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From infamy to ingenuity—bacterial hijack mechanisms as advanced genetic tools

From Infamy to Ingenuity—Bacterial Hijack Mechanisms as Advanced Genetic Tools
Crystal structures of SAP05–SPL5ZnF and SAP05–Rpn10vWA complexes revealing the bimodular architecture of SAP05. (A) Cartoon model illustrating the fold of the SAP05 effector. α-helices, β-sheets, and loops are indicated in cyan, red, and blue, respectively. (B) Amino acid sequence of SAP05 highlighting the locations of secondary structures (shown in A, color matched) and SPL5ZnF (purple) and Rpn10vWA interacting residues (orange) (shown in CF, color-matched). SPL5ZnF, zinc-finger domain of SPL5 transcription factors. Rpn10vWA, von Willebrand factor type A domain of Rpn10 ubiquitin receptor. (C) Crystal structure of the SAP05–SPL5ZnF complex (PDB 8PFC). The Zn2+ ions bound to the two ZnF domains are shown in gray. (D) Crystal structure of the SAP05–Rpn10vWA complex (PDB 8PFD). In (C) and (D), the dashed lines indicate the interactions between the residues from both components. (E) Interfaces of SAP05 showing the loop surface (purple) and sheet surface (orange) residues that bind to SPL5ZnF and Rpn10vWA, respectively. (F) Gel filtration chromatograms of SAP05, SPL5ZnF, and Rpn10vWA and binary and ternary complexes of these proteins. The Coomassie-stained protein SDS-PAGE gel shows the presence of the three proteins in the SPL5ZnF–SAP05–Rpn10vWA ternary complex—see SI Appendix, Fig. S1, for the other complexes. Elution volumes are indicated at the bottom of each peak with the same colors. (G) Hypothetical ternary structure of SPL5ZnF–SAP05–Rpn10vWA obtained by superimposing the crystal structures of SAP05–SPL5ZnF and SAP05–Rpn10vWA complexes. Credit: Proceedings of the National Academy of Sciences (2023). DOI: 10.1073/pnas.2310664120

Researchers have uncovered the intricate molecular mechanism used by parasitic phytoplasma bacteria, known for inducing "zombie-like" effects in plants. This detailed revelation opens new horizons for groundbreaking applications in biotechnology and even in biomedicine.

The team led by Professor Saskia Hogenhout at the John Innes Centre, in partnership with The Sainsbury Laboratory, has employed X-ray crystallography to unveil the structure and functional mechanism of SAP05. This molecule plays a crucial role in bridging two distinct components inside plant cells.

The discovery sheds new light on a peculiar phenomenon in nature—mostly seen in "witches' brooms" in which plant stems and leaves proliferate due to Phytoplasma bacteria.

This insect-transmitted bacteria triggers diseases like Aster Yellows, significantly diminishing yields in leaf crops including , lettuce, carrots, grapevines, onions, and a variety of ornamental and vegetable crops worldwide.

Previous research by the Hogenhout group revealed how the bacterial SAP05 is able to manipulate plants by hijacking molecular machinery called the proteasome. The proteasome breaks down and recycles proteins that are no longer required inside plant cells.

SAP05 hijacks this process, causing proteins that regulate growth and development to be dispensed into a molecular recycling center known as the 26S proteasome.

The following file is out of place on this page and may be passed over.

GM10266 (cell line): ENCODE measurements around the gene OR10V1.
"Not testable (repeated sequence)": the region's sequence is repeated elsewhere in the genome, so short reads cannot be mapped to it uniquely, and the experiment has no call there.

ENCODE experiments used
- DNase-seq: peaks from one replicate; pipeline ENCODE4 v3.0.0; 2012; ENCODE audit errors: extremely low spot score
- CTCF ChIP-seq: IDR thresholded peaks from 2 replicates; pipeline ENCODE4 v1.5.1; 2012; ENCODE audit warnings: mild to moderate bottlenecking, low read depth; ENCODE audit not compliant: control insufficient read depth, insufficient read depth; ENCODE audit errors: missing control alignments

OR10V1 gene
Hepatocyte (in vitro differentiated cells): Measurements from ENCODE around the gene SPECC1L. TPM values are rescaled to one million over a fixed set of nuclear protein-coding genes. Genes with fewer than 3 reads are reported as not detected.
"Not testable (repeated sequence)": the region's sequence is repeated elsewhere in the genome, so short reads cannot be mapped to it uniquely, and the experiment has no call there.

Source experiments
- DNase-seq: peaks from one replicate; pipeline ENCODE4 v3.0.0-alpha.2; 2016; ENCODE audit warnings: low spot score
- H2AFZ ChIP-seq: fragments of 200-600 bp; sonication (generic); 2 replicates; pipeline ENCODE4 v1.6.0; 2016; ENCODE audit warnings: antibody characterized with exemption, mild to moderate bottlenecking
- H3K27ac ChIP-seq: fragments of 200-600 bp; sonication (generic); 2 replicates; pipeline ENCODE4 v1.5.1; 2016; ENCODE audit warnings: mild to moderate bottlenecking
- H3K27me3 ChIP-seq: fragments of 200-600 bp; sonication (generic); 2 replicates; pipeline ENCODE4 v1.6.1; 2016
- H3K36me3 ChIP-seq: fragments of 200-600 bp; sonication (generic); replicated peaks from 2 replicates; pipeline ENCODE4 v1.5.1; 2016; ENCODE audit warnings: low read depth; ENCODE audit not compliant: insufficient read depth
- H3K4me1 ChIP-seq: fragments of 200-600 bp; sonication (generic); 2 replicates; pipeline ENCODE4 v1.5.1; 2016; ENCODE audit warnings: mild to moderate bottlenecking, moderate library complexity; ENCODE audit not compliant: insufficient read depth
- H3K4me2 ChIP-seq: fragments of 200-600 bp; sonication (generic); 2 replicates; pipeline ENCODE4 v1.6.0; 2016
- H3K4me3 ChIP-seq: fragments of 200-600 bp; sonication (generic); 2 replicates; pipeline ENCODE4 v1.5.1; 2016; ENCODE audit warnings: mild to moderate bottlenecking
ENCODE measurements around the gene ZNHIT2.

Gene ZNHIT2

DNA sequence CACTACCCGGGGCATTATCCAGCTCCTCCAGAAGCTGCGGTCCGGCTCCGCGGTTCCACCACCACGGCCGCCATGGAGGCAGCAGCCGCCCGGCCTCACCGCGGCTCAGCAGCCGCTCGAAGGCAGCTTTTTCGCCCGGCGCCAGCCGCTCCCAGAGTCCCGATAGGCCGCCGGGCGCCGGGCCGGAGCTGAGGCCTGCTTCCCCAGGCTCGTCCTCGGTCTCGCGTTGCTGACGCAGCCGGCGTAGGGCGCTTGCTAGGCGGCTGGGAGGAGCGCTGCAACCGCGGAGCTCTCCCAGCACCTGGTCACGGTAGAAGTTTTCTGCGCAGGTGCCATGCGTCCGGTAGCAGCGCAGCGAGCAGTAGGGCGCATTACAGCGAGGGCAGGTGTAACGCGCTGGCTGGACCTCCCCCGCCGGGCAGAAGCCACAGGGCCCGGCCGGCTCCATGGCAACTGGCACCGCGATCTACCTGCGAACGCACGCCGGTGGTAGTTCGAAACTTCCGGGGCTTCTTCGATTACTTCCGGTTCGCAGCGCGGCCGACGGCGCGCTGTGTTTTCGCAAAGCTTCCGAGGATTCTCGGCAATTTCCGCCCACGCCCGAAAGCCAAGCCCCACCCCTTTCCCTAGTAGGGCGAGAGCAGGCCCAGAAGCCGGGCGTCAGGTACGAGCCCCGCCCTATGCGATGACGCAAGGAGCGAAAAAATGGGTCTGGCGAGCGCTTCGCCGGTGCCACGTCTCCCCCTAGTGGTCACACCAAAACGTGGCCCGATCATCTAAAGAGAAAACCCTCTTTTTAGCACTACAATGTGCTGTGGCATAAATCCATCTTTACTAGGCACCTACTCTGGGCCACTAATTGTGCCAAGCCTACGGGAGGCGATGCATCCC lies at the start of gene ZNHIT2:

This latest research focuses on how this happens at the structural level. SAP05 effectively disrupts the molecular recycling pathway, serving as a scaffold that connects its two cellular targets: a transcription factor and the proteasome.

Fascinatingly, SAP05 binds in a manner that enables it to 'lift the dustbin lid," selectively disposing of developmental proteins, while strategically preserving functions vital for the survival of its plant host.

Professor Hogenhout, group leader at the John Innes Center and lead of the research team behind these findings, explains, "We now know the structure of this complex and how the protein binds to two cellular components to create a . While SAP05 allows itself to get involved in the plant, it does not disrupt other important processes. It is so amazing to see evolution crystallized in this way."

Usually, in plants, in fact, across all , this recycling of proteins in the proteasome is dependent on a molecule called ubiquitin.

By short-circuiting this process, SAP05 provides a new way of carrying out the essential task of protein degradation, which serves its own parasitic purpose and is completely independent of ubiquitin.

The discovery presents some intriguing possibilities. The researchers were struck by the sophisticated ingenuity of SAP05, a master manipulator, and its promising applications in biotechnology.

First author of the paper Dr. Qun Liu says, "It was so exciting to see that this molecule SAP05 had two sides, one side binding to the transcription factor and the other binding to the 26S . It's very smart."

By understanding how this bacterial mechanism interacts with cells at a structural level, the researchers can now use this knowledge to engineer SAP05-like molecules which could be repurposed to remove unwanted proteins such as pathogen effectors or viruses, with an impact on therapeutics, research, and in agriculture.

The study is published in the journal Proceedings of the National Academy of Sciences.

More information: Qun Liu et al, Bimodular architecture of bacterial effector SAP05 that drives ubiquitin-independent targeted protein degradation, Proceedings of the National Academy of Sciences (2023). DOI: 10.1073/pnas.2310664120

Provided by John Innes Centre

Citation: From infamy to ingenuity—bacterial hijack mechanisms as advanced genetic tools (2023, December 5) retrieved 23 February 2024 from
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